(Photo credit: Dennis Wilkinson)
Here’s to the Town Hall. We are true believers. Town Hall Meeting Day gives us one more excuse to link to Maira Kalman’s NY Times “And the Pursuit of Happiness” blog for “So Moved:” HERE. It is must read.
Florence Snyder: Palm Beach Post’s O’Meilia leaves his mark in scrapbooks – and hearts – across America
Florida lost one of its most gifted—and beloved—storytellers Saturday when Tim O’Meilia, 65, succumbed to cancer.
O’Meilia leaves behind wife Debbie, sons Rolly and Casey, and generations of Florida journalists who took instruction and inspiration from the body of work he produced for The Palm Beach Post from 1972- 2008.
A look at the guest book for people wishing to leave condolences on The Post’s website could double as a textbook for what makes a great reporter.
“I had the express joy of knowing him for a decade,” wrote Elizabeth Dashiell of Jupiter. “He covered the Science Museum, and came out for all of our major (and minor!) events. He was a gentleman, brilliant writer and warm caring person. I loved reading his articles and loved even more spending time with him, talking about local places and strange things. He shared my love of the unusual and knew the best way to describe Florida’s uniqueness.”
O’Meilia was a low-maintainence general assignment guy who could always be counted upon to produce a high-impact story.
“Because of his ability to turn a non-story into a great read for the front page, Tim was always picked to handle the quirky piece. He was the “go-to guy” in the newsroom. He never complained — not once — and always turned the story into something worth taking the time to read. He was a real pro, a great guy and I don’t know anyone who didn’t enjoy working with him,” wrote Pete Ebel, one of the many editors who loved to handle O’Meilia’s consistently close-to-perfect copy.
Kathryn Quigley of Deptford, New Jersey “…had the pleasure of sitting next to Tim in The Post newsroom from 2000-2002. I loved seeing his sly smile and hearing his confident, quiet way with sources on the phone. ”
Investigative reporter-turned filmmaker Gary Kane weighed in from New York: “…..Yes, you CAN believe everything he wrote, whether it was a story about a Lake Worth zoning squabble or the mating rituals of turkey vultures. No factual errors. No misquotes. He wrote with a clear, concise style. His storytelling was honest, thoughtful, clever. I imagine that countless stories carrying the Tim O’Meilia byline have been clipped and pasted in scrapbooks or tucked in boxes of mementos. Tim wasn’t a newsroom prima donna. He….wasn’t obsessed with becoming a brand. He was simply a journalist. A damn fine one….”
An especially poignant tribute comes from The Post’s veteran courts reporter, Susan Spencer-Wendel, who reported her own story of living with purpose and joy following a diagnosis of Lou Gehrig’s disease. “Tim made writing look easy,” wrote Wendel, who tapped her best-selling memoir, “Before I Say Goodbye” out on an iPhone, one character at a time. “I loved his stories about a comet buzzing by or the new jaguar born at the zoo. There was such delight in them. He was a true gentleman and a fine and fair reporter.”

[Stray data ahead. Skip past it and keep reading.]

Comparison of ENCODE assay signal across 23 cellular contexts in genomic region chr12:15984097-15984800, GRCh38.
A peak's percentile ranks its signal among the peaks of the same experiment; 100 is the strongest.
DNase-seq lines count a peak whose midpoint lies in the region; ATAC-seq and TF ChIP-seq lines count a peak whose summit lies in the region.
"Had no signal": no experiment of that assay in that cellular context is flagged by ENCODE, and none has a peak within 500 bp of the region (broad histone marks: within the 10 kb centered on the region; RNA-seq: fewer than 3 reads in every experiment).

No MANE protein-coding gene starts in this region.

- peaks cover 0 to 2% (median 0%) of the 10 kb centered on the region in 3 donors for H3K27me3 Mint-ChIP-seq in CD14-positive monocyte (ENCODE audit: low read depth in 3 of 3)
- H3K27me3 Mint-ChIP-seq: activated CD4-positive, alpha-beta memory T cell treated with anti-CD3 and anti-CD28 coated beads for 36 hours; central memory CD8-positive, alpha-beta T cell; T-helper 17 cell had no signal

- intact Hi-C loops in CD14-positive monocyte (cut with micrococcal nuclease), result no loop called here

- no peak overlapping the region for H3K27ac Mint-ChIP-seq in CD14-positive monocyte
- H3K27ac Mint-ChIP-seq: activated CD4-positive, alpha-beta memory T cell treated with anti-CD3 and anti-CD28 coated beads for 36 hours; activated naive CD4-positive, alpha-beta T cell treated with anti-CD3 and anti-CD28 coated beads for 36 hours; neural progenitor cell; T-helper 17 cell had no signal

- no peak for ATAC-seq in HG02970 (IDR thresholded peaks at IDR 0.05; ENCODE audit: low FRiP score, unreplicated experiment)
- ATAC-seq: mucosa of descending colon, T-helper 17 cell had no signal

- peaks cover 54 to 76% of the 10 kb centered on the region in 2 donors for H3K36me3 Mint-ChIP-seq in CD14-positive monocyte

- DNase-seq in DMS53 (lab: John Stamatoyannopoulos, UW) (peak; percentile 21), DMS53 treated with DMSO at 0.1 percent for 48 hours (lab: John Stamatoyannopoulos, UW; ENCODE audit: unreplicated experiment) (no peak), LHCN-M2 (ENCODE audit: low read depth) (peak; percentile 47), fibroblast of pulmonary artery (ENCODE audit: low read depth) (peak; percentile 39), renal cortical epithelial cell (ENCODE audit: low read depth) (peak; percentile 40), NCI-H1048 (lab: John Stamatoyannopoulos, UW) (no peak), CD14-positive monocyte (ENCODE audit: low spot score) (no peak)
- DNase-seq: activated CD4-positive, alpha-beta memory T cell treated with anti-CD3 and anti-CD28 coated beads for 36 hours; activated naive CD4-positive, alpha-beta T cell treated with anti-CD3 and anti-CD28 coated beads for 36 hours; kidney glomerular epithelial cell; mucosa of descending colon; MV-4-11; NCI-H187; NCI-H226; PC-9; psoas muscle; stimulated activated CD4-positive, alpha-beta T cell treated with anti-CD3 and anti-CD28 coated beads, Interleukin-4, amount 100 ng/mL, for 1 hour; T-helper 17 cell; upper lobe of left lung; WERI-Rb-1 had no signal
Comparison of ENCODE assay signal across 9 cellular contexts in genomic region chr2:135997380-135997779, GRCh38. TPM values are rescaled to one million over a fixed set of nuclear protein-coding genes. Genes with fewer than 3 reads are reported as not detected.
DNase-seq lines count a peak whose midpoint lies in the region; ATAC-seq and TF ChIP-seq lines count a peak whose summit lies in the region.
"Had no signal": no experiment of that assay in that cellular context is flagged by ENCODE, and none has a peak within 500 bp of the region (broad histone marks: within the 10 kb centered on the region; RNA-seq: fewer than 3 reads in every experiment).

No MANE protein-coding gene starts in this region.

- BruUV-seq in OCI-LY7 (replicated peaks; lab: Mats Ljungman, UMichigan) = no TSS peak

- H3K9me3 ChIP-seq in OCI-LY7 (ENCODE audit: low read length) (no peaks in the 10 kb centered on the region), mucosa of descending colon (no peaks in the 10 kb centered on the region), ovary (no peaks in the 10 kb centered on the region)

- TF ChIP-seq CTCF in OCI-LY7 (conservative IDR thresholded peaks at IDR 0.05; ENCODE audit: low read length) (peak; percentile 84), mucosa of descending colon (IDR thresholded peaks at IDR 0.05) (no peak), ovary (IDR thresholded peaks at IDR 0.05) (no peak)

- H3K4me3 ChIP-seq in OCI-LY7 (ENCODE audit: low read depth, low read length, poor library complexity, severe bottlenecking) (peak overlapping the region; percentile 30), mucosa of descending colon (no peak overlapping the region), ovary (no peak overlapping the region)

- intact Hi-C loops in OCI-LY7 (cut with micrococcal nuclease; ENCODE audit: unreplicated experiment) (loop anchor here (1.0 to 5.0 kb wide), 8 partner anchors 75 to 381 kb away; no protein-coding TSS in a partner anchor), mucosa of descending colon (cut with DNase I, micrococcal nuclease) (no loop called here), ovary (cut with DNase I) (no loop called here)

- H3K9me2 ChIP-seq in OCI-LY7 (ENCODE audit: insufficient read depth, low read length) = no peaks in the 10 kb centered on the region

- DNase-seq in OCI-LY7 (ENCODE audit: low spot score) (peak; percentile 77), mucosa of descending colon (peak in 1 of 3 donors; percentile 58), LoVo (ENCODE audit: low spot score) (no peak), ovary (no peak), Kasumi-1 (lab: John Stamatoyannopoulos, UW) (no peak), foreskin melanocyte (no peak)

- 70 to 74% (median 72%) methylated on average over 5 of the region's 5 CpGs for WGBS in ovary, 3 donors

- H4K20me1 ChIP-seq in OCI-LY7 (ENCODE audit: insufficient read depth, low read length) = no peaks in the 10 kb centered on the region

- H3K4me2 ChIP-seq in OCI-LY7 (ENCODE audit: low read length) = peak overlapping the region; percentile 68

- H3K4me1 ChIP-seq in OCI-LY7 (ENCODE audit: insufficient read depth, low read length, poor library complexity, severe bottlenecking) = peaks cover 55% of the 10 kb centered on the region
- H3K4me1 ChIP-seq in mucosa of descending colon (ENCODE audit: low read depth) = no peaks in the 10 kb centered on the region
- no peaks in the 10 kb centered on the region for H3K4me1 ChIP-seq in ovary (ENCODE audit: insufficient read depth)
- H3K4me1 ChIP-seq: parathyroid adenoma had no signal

Post Director of Administration Lynn Kalber speaks for many others who think “Tim was part of that small, unique percentage of newspaper writers: Everything he wrote was gold. He made it look easy. He made us care about all of it. He taught us all kinds of things without letting us know we were learning. And to cap all of it off, he was one of the nicest guys around….”
O’Meilia, a Notre Dame graduate, could have spent most of his career at bigger papers with bigger audiences for bigger money. But as the condolences continue to pour in from all over the country, it’s hard to imagine any way he could have left a bigger mark.
Florence Snyder is a corporate and First Amendment lawyer. Contact her at firstname.lastname@example.org
From Civil Politics:
One of the most general and robust findings in social psychology is the power of situations to shape behavior. For example, if you are in a situation where you are competing with others, you will tend to dislike them, whereas when you are cooperating with them, you will tend to like them. This is relatively intuitive, yet we often fail to appreciate this in practice, and then we end up amazed when arbitrary groups put in competition end up in deep conflict. If artificially created competitions can inflame divisions (e.g. sports fandom usually pits very similar people against each other), perhaps we can also manufacture cooperation to reduce division.